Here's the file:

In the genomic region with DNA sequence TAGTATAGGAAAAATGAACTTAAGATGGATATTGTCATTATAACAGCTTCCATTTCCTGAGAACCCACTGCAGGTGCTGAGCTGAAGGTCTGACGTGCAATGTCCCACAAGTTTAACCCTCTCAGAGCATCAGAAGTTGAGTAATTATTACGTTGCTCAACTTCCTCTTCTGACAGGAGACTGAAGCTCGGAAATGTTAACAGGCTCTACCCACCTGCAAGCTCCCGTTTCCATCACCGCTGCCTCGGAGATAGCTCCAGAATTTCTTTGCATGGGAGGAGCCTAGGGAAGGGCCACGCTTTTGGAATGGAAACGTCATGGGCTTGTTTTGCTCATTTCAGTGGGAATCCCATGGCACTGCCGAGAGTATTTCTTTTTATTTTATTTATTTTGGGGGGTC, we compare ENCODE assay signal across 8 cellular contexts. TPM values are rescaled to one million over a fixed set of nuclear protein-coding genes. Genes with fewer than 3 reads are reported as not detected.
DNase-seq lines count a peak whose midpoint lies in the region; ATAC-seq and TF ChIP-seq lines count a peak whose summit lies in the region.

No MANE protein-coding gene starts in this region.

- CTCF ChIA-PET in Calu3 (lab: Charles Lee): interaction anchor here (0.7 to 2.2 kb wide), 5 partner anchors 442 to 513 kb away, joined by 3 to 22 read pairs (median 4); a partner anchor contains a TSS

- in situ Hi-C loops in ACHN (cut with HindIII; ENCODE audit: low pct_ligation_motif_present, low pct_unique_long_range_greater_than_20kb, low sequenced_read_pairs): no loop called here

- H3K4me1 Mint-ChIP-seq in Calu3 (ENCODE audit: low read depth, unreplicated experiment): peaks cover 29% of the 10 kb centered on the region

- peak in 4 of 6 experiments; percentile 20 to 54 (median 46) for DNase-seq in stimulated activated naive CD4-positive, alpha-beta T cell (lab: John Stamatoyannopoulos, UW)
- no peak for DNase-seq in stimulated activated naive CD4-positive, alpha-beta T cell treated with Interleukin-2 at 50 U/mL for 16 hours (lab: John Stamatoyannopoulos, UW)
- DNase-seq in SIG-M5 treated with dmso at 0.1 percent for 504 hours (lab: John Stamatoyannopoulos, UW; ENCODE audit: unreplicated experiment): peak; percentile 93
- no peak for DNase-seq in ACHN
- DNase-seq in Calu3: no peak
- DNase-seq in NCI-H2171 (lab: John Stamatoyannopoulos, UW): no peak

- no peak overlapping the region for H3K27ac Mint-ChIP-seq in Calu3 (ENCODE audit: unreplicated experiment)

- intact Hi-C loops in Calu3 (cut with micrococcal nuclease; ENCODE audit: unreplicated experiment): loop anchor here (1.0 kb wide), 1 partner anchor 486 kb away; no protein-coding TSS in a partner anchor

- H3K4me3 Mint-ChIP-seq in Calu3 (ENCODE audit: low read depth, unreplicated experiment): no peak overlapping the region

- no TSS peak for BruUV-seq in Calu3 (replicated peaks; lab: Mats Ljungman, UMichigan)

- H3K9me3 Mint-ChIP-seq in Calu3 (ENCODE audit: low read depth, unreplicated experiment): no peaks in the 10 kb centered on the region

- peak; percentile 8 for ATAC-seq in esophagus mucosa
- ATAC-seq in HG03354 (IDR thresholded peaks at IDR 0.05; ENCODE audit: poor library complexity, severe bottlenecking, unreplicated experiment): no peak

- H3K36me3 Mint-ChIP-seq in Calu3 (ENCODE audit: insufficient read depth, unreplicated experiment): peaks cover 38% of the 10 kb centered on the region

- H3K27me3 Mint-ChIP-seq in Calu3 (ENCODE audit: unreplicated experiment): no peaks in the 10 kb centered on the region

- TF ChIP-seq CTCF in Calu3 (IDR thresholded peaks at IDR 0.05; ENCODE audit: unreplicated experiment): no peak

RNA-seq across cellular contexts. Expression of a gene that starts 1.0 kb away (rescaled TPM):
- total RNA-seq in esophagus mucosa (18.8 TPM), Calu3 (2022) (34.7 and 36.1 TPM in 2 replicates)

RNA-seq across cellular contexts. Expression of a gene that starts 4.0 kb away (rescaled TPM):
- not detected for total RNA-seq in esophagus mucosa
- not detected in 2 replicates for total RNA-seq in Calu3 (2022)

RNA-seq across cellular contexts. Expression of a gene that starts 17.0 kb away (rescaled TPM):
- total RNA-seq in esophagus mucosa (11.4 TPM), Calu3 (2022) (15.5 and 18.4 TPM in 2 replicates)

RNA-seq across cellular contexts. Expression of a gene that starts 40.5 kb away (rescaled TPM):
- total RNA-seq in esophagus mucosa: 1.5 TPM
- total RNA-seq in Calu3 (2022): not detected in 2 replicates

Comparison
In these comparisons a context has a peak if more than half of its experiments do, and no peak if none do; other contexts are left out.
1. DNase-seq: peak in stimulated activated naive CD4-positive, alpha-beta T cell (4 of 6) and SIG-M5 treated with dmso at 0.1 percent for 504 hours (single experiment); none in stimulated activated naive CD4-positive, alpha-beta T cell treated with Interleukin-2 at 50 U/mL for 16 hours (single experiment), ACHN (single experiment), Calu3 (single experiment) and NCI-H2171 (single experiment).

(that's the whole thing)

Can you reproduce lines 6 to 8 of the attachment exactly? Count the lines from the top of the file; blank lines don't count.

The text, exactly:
- H3K4me1 Mint-ChIP-seq in Calu3 (ENCODE audit: low read depth, unreplicated experiment): peaks cover 29% of the 10 kb centered on the region

- peak in 4 of 6 experiments; percentile 20 to 54 (median 46) for DNase-seq in stimulated activated naive CD4-positive, alpha-beta T cell (lab: John Stamatoyannopoulos, UW)
- no peak for DNase-seq in stimulated activated naive CD4-positive, alpha-beta T cell treated with Interleukin-2 at 50 U/mL for 16 hours (lab: John Stamatoyannopoulos, UW)